poetic living


Gifts can be of very different nature, and they certainly produce different reactions in us. It is a topic that merited our attention at the park last time some moms and I met for a nature study.
There are the intangible gifts of friendship, of shared meals, and teas, and chatter. Giving and sharing among loved ones and friends who know who we are, and whom we know well, are such a joy. We receive gifts all the time from others: clothes, books, food, tokens of appreciation. My in laws, for example, when they have visited us, have left several things built in the house and patio, my mother in law has cooked us meals, cleaned places I did not know they existed, and whatever does not stand visible, a reminder of their love for us, stays in our hearts as memories to treasure for life.
And then, there are those special occasions and seasons when it is our cultural or family custom to exchange gifts. I know those who, for reasons we should all respect and never ridicule, do not celebrate birthdays, or Christmas, or -insert holiday of your choosing-, and yet when those around them do, they end up with uncalled for presents, or gifts they value. Who knows? What I do know is that when we gift others, we usually give something we believe they should have, or will like, or better, we give that which we like. Thus the better others know you, the higher the chance they will know what to give you; they know who you are, what you value.
Back to square one. What should we give to others who have such different life styles than us, and most importantly, how should we receive gifts from those kind of people -whether family, friends, or simply acquaintances-?. I can tell you what I do, after I have gone through different seasons in my life of vexation and frustration.
For those of you who love a story or two, we have done a birthday in which we asked others to donate to a children’s home. We thought our girls have way too many toys and material possessions (which is true), and we assumed (sigh. wrooong expectation!) others will “get the point”. Some guests came with a check for the place, which, come to think about it, it was a bit imposing on our side, since I have bought birthday presents for $5 dollars of things on sale, and it may have been embarrassing for others to write a low amount check.  We could have asked them to do (or not), the donation privately, but it was still awkward now I think about it. Other guests came with a check and a present. Yet a third group came with just a present for my then 3 year old daughter. I remember my daughter’s radiant face when she opened her presents, yet inside I was not totally reconciled with the thought they did not do what we ask them to do. But I believe some of our friends wanted to see my little girl open presents. There is some joy in seeing a little child opening a wrapped present.
Ever since, I have had friends ask for say, a used book exchange, or no presents… It is clear we all give a thought to this whole enchilada! lol. Then we have the actual presents and the day after. It is then when the recipient goes through the treasures, and admires and loves some of those, and criticizes other choices. This happens all the time, we prefer some people’s company to others, some foods to others… nothing abnormal there. We can always re gift, -at our own risk, ha ha ha-, donate, or toss.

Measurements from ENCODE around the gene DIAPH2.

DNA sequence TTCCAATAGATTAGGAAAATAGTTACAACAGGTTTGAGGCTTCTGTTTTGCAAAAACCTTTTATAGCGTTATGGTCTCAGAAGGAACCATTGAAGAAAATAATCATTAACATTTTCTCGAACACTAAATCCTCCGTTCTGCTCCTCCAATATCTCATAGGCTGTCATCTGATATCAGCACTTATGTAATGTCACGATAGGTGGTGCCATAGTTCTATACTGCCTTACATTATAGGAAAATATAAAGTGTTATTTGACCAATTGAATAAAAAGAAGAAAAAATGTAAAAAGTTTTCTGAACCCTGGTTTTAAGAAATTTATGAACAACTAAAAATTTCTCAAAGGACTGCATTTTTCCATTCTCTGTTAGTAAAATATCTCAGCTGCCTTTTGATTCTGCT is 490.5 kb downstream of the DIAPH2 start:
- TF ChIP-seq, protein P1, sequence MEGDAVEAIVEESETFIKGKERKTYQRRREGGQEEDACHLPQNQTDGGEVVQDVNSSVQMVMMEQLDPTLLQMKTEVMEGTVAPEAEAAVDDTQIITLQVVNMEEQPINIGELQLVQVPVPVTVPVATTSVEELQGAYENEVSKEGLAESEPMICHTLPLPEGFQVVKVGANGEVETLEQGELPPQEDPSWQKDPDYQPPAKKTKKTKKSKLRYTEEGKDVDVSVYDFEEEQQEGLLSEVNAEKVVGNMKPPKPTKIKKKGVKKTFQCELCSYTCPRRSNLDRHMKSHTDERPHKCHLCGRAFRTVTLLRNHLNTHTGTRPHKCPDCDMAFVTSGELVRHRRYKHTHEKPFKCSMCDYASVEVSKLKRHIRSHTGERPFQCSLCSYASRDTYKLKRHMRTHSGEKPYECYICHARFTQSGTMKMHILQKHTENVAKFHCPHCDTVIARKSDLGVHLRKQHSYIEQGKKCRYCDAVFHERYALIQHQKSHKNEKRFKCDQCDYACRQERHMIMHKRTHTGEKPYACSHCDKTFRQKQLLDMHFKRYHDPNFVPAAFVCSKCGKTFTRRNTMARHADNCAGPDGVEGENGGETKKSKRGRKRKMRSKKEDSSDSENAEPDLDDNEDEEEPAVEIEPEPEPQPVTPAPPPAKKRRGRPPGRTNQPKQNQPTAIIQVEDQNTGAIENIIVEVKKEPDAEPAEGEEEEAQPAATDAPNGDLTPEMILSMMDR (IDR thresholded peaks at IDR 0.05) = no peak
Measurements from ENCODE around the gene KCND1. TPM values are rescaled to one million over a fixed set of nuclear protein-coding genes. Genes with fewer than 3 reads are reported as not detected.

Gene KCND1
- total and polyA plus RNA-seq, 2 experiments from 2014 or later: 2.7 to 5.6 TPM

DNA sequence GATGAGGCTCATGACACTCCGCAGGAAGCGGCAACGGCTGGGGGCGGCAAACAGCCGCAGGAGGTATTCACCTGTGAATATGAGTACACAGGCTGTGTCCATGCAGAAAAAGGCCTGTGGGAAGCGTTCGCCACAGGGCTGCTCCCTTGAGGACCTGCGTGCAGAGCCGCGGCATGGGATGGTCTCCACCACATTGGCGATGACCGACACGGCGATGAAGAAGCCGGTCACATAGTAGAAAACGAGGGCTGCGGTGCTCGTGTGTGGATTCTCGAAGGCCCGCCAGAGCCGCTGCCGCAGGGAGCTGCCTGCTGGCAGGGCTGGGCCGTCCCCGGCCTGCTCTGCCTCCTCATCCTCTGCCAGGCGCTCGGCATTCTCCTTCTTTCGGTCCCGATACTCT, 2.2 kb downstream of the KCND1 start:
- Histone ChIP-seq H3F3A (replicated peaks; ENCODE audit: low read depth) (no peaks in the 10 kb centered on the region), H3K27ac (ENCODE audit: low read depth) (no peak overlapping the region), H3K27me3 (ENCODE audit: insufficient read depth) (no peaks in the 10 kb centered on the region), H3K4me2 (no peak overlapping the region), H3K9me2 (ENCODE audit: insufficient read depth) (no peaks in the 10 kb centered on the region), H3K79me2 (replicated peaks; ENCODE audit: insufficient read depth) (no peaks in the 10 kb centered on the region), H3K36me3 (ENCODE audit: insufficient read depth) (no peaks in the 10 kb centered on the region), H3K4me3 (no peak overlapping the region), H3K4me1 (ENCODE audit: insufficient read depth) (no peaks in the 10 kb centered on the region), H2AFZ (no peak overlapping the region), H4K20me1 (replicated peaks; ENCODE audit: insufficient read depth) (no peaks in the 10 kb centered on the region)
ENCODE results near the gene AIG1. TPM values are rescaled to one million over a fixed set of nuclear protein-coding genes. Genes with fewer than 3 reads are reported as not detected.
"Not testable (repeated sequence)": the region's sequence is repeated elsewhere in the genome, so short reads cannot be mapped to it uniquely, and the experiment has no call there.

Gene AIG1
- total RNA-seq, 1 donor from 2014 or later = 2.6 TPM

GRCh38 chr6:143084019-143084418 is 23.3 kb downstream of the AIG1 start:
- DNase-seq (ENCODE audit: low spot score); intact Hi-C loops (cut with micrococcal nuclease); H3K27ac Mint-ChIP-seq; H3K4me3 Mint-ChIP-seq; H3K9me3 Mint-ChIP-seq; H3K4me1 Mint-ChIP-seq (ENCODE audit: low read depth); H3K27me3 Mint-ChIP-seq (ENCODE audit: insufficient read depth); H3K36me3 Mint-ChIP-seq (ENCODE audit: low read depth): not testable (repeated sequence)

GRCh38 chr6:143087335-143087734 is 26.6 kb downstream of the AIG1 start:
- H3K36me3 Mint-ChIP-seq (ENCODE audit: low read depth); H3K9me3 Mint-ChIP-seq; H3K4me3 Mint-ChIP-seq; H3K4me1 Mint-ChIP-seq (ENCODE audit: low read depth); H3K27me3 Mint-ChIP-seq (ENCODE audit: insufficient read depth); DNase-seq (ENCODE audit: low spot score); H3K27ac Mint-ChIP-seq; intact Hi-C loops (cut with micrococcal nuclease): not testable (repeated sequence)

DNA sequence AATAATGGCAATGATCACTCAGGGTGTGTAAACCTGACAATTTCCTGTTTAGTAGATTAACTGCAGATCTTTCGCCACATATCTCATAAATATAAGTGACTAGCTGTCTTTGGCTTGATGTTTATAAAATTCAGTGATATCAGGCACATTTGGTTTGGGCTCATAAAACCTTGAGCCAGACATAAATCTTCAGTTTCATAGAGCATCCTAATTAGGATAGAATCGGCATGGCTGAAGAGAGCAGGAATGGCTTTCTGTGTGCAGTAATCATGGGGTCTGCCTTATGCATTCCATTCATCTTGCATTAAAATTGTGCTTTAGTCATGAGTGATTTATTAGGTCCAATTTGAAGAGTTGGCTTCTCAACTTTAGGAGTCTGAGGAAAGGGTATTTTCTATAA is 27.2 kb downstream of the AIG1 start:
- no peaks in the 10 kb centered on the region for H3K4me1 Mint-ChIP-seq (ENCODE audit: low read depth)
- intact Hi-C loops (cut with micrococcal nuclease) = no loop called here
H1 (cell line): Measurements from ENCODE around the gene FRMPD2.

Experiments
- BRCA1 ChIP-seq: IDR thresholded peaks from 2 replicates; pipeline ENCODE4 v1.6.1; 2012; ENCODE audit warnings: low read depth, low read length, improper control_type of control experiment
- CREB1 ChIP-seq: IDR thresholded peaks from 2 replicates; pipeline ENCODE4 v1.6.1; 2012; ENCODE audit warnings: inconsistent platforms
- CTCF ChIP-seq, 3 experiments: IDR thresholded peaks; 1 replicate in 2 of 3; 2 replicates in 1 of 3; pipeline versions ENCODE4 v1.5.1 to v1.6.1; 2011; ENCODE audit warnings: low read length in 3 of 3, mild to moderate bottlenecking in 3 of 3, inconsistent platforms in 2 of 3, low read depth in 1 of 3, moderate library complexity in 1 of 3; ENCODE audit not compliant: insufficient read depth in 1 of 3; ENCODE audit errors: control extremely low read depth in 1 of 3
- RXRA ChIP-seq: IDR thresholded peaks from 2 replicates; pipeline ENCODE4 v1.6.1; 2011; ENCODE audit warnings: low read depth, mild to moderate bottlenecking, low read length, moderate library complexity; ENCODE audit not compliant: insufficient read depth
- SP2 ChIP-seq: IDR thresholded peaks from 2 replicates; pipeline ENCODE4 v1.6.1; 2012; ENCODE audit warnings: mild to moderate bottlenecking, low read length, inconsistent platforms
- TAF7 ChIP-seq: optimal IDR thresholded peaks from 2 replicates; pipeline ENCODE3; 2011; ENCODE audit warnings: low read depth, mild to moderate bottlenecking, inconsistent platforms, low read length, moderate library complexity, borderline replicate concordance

At any given time we get presents from friends of neighbors, we are at risk of gifting or receiving something we reject because of beliefs, dietary restrictions, preferences, etc. Have you been gifted a monumental cheese cake when your family does not eat dairy, or gluten? Have your child received a spanking new collection of Captain Underpants books when you cringe at the thought of twaddle?


Let’s move on to weddings and Christmas, to say two big time gift abiding occasions. What to give to a newly wed couple? As with a new to be mom, there are the popular registries. They are convenient, and sure, many will opt to buy from those. I now value the presents others gave us for our wedding, that were not previously chosen by us, the most. We also have the ultra famous gift card. Convenient, right? I give you that. They are convenient, sure, why not. In some cases they will be the best option. The fact that they are impersonal, makes them thus perfect for those with whom we don’t share a personal relationship. And no sarcasm, they can be great for those we know need money to have some freedom and space to choose how to spend it.

After trying to convince and affect other people’s choices for gifts to my girls, -and sometimes they listened, as in our visits abroad when I requested others not to give us things too bulky or heavy-, nowadays I am more relaxed, -or try, tee hee-, when others give us gifts. I smile and say thank you, and I try to see pass what I am getting and into the person and his motives. There will always be those who “don’t get it”, who don’t know we don’t want another cheap and noisy toy, or any electronic, or costly clothing, sigh. There will also be those who expect we correspond whenever they spend more than we see sensible, and those who will criticize our gifts to them. As in life, we will not be able to please everybody, so, whatever you do, do it from your heart and don’t look back.

I don’t want to come across as writing poor religion, but remember than Jesus gave us all the gift of eternal life, and many refuse it.


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